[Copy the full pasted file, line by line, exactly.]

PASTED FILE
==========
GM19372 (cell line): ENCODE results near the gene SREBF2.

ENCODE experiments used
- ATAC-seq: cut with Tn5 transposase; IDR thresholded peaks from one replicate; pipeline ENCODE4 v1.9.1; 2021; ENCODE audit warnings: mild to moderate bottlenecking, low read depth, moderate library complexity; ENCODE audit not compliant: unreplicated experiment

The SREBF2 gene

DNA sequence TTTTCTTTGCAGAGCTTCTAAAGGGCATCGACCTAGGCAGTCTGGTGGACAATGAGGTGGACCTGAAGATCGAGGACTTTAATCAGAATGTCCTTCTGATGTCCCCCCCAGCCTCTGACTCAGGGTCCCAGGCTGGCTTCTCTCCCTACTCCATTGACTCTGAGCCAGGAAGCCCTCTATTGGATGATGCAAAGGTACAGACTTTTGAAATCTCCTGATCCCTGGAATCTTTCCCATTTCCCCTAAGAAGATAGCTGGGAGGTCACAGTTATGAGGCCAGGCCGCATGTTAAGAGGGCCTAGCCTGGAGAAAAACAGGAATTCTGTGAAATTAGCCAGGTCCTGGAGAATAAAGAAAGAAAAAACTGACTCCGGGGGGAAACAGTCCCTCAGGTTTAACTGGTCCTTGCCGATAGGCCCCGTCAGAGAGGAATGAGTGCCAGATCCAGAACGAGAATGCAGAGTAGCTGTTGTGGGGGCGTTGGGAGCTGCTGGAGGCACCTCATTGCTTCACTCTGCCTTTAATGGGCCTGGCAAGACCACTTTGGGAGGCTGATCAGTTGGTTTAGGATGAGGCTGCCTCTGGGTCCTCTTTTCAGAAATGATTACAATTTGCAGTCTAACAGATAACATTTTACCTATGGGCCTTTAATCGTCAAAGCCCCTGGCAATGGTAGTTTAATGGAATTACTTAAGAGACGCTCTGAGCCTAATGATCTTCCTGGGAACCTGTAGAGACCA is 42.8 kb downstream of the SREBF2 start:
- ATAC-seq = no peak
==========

GM19372 (cell line): ENCODE results near the gene SREBF2.

ENCODE experiments used
- ATAC-seq: cut with Tn5 transposase; IDR thresholded peaks from one replicate; pipeline ENCODE4 v1.9.1; 2021; ENCODE audit warnings: mild to moderate bottlenecking, low read depth, moderate library complexity; ENCODE audit not compliant: unreplicated experiment

The SREBF2 gene

DNA sequence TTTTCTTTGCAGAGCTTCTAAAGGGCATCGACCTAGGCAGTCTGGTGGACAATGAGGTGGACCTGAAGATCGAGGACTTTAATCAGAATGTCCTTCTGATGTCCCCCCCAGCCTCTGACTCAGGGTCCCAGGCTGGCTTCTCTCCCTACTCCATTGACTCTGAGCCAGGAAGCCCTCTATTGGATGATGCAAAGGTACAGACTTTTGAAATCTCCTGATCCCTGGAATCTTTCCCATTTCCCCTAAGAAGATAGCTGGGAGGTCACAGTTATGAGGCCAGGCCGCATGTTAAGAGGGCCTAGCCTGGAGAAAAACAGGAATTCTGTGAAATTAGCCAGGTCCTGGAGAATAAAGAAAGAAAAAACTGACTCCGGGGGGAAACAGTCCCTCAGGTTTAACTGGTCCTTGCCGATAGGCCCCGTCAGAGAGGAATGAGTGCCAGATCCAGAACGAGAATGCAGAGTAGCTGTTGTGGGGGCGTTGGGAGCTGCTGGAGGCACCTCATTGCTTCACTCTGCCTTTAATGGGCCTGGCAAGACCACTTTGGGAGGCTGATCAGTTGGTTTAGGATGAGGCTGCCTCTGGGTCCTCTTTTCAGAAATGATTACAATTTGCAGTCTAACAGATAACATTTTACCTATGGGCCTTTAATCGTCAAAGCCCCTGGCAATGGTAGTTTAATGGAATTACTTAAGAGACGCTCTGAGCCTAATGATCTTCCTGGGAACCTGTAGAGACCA is 42.8 kb downstream of the SREBF2 start:
- ATAC-seq = no peak